An IT project manager has pleaded guilty to accessing the email account of a former client’s CEO, said reports this week.
According to the Register, 27-year-old Leeds resident, Scott Burns, was charged under the Computer Misuse Act for tinkering with systems owned by Dart Group, which owns the Jet2 airline.
The hapless hacker was reportedly an IT project manager at Blue Chip Data Systems, which offers IT support and managed services. He accessed the email inbox of Steve Heapy, the CEO of Jet2 and its sister company Jet2holidays, although it isn’t clear what Burns was using the information for.
The Register found Burns’ LinkedIn account, which had listed a project entry under ‘Accomplishments’ relating to his work for Dart Group. Apparently, he helped move the company to Microsoft’s Office 365, including preparing back-end systems for a smooth migration of around 5,000 users.
As of yesterday, his LinkedIn account had been scrubbed of any accomplishments, and also didn’t show any employment history, although both Jet2 and Blue Chip Data Systems show up in his interests. He also posted seven months ago as an employee of Pure Technology Group, where he was “really chuffed to have been awarded employee of the quarter”.
According to the indictment, Burns accessed the CEO’s inbox over three weeks in January 2018. He tried to cover his tracks by accessing from different IP addresses. However, he slipped up when he eventually accessed the inbox from a Virgin Media account in his own name. That gave investigators the information they needed to track Burns’ computer, and it was game over.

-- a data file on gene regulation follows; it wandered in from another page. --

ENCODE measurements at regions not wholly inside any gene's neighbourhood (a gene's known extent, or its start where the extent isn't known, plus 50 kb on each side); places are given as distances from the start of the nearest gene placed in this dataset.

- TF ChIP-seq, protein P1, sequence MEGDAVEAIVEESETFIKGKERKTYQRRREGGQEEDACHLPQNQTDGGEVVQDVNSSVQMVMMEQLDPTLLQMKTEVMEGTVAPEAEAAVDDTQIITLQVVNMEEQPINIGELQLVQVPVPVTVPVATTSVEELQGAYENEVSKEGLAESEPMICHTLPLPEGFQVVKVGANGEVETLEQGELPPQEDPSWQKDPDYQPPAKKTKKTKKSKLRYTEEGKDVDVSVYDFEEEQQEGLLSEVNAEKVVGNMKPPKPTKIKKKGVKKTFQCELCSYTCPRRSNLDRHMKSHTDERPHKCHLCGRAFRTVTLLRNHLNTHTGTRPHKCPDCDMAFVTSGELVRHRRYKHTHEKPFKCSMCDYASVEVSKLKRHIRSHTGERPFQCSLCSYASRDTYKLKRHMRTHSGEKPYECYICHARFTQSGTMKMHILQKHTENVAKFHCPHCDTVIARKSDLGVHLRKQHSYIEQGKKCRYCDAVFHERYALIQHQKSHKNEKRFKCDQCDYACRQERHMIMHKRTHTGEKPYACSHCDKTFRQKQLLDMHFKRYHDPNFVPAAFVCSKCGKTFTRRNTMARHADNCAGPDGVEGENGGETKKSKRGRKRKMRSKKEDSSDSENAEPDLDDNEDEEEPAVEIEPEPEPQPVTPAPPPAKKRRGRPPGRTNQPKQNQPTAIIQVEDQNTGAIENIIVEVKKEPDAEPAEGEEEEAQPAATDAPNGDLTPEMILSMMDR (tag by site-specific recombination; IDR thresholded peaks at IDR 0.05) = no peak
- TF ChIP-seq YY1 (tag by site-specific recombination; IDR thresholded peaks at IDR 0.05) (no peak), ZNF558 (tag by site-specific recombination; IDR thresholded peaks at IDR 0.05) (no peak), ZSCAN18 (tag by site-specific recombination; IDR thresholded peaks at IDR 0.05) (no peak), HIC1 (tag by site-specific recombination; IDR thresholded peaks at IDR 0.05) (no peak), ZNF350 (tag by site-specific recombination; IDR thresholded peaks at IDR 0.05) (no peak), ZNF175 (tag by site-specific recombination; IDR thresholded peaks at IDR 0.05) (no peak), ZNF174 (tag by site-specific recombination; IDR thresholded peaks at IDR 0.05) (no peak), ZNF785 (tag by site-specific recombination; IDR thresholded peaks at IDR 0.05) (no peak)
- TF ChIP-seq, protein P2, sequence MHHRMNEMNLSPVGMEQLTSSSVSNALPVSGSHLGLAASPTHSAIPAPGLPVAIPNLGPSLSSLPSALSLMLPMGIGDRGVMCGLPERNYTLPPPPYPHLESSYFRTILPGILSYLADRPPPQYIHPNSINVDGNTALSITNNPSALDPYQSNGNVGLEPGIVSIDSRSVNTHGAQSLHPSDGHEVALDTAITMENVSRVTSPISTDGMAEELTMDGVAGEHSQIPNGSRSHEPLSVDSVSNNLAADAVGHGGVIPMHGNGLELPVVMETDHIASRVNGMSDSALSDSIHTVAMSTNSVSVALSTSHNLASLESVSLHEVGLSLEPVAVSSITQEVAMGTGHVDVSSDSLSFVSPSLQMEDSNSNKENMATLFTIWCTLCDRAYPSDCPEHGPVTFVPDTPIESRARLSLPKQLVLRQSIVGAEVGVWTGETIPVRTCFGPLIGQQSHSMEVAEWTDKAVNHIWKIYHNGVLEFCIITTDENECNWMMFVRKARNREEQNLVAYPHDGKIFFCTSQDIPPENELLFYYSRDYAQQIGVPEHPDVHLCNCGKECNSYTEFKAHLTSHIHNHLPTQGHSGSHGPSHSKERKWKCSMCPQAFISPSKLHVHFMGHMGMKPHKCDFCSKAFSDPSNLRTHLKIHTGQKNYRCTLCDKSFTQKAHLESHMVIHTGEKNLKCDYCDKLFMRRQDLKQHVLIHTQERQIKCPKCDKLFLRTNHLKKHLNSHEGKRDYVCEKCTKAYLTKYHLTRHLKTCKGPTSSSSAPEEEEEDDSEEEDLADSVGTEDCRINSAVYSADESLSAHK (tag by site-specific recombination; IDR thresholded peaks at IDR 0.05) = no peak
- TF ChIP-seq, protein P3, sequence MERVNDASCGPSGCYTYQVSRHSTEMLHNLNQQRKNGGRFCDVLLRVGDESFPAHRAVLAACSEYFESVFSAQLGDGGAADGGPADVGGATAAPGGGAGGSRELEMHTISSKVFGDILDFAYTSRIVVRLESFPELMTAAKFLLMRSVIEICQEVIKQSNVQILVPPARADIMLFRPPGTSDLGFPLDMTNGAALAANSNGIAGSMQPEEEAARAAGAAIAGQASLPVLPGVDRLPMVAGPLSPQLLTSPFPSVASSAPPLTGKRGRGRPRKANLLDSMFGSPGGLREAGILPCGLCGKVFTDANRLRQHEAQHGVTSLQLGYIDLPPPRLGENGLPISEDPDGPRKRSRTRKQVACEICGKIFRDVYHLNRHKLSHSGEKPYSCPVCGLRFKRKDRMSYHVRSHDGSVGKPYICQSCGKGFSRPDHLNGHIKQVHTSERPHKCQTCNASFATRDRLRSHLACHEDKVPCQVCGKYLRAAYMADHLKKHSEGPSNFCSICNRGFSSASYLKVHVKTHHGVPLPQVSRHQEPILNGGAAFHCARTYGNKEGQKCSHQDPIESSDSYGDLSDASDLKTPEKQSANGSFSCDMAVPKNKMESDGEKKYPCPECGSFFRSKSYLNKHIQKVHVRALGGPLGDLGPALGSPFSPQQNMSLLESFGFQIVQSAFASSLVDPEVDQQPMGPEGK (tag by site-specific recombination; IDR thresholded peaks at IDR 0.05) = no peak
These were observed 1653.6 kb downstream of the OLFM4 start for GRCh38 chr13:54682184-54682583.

Accessing a victim’s computer from an identifiable account is a common theme among hackers who get caught. For example, the FBI collared US hacker Kyle Milliken after he forgot to use his VPN to protect his IP address when hacking Disqus.
Are contractors your weakest link?
Contractors could be the weakest link in your security chain, and they should be held to the same levels of security that you expect from your own employees.
From unscrupulous individuals who sneak a peek at your personal data like Burns here, to being tempting targets for hackers, to simply being harder to police.
As Naked Security writer John Hawes observed in an article about the US Department of Defense’s belated steps to ensure security standards of private sector companies doing business with the military:
Everyone we do business with, share data with, outsource operations to, sell things to or buy things from forms a part of our own security chain. A breach at any point in the chain can have an impact on the privacy and integrity of our data.